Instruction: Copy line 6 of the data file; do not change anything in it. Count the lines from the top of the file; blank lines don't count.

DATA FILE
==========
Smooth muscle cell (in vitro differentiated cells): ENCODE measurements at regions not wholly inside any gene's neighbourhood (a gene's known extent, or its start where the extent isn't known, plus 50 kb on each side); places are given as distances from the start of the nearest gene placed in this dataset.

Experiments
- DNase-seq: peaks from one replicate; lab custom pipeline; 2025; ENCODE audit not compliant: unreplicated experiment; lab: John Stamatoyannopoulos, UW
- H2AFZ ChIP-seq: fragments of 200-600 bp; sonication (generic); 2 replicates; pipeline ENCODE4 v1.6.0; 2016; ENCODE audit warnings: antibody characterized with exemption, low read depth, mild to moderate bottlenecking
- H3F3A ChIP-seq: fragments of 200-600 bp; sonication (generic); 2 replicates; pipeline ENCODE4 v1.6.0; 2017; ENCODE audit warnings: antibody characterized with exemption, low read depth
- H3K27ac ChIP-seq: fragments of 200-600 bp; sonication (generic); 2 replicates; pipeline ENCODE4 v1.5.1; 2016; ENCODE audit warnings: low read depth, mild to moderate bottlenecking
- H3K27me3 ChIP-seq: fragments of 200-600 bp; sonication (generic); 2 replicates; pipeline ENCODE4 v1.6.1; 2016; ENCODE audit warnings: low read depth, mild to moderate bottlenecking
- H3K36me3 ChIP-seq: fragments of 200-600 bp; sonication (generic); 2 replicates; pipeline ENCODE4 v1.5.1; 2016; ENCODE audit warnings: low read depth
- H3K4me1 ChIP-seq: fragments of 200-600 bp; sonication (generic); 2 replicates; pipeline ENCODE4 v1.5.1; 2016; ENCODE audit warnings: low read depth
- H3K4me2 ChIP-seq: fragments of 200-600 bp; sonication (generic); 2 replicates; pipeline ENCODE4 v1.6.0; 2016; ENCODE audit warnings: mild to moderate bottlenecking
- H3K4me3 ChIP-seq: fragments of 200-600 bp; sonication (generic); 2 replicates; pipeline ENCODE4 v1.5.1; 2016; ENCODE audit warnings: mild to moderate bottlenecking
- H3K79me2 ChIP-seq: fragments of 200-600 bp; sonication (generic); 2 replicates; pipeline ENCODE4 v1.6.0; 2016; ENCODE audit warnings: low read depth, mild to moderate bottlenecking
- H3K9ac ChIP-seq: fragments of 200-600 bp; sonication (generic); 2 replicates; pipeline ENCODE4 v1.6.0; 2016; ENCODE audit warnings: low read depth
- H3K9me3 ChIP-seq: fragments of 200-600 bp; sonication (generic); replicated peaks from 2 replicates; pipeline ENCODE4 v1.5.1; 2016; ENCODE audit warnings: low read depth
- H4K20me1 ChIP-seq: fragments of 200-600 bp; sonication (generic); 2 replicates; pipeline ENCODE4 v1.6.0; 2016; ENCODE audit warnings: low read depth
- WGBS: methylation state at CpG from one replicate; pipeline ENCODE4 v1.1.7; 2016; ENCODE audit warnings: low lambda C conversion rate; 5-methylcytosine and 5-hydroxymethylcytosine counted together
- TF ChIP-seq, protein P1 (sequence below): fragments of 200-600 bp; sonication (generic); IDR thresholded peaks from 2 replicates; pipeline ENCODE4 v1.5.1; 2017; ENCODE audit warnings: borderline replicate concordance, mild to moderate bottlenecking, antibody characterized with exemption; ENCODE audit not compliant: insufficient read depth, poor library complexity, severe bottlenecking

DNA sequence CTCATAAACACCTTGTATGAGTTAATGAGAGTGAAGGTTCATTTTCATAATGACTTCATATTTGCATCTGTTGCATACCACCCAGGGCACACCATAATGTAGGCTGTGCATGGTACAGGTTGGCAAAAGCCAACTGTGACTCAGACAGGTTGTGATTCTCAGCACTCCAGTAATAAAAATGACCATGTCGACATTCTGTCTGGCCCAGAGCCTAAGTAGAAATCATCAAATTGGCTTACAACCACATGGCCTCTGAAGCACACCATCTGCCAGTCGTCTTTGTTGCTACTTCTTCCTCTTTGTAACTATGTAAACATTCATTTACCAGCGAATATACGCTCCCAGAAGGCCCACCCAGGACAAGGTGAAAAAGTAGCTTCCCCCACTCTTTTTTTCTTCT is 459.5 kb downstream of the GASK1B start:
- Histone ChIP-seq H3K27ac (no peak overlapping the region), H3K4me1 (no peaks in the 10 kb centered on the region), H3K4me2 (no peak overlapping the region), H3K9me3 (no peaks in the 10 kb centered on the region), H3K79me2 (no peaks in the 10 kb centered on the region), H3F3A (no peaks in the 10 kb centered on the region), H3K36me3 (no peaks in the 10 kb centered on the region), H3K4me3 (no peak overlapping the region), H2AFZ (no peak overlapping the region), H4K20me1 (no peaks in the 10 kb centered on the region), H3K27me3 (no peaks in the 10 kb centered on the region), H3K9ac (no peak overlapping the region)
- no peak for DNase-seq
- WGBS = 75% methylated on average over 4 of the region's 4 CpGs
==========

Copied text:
- H3K27ac ChIP-seq: fragments of 200-600 bp; sonication (generic); 2 replicates; pipeline ENCODE4 v1.5.1; 2016; ENCODE audit warnings: low read depth, mild to moderate bottlenecking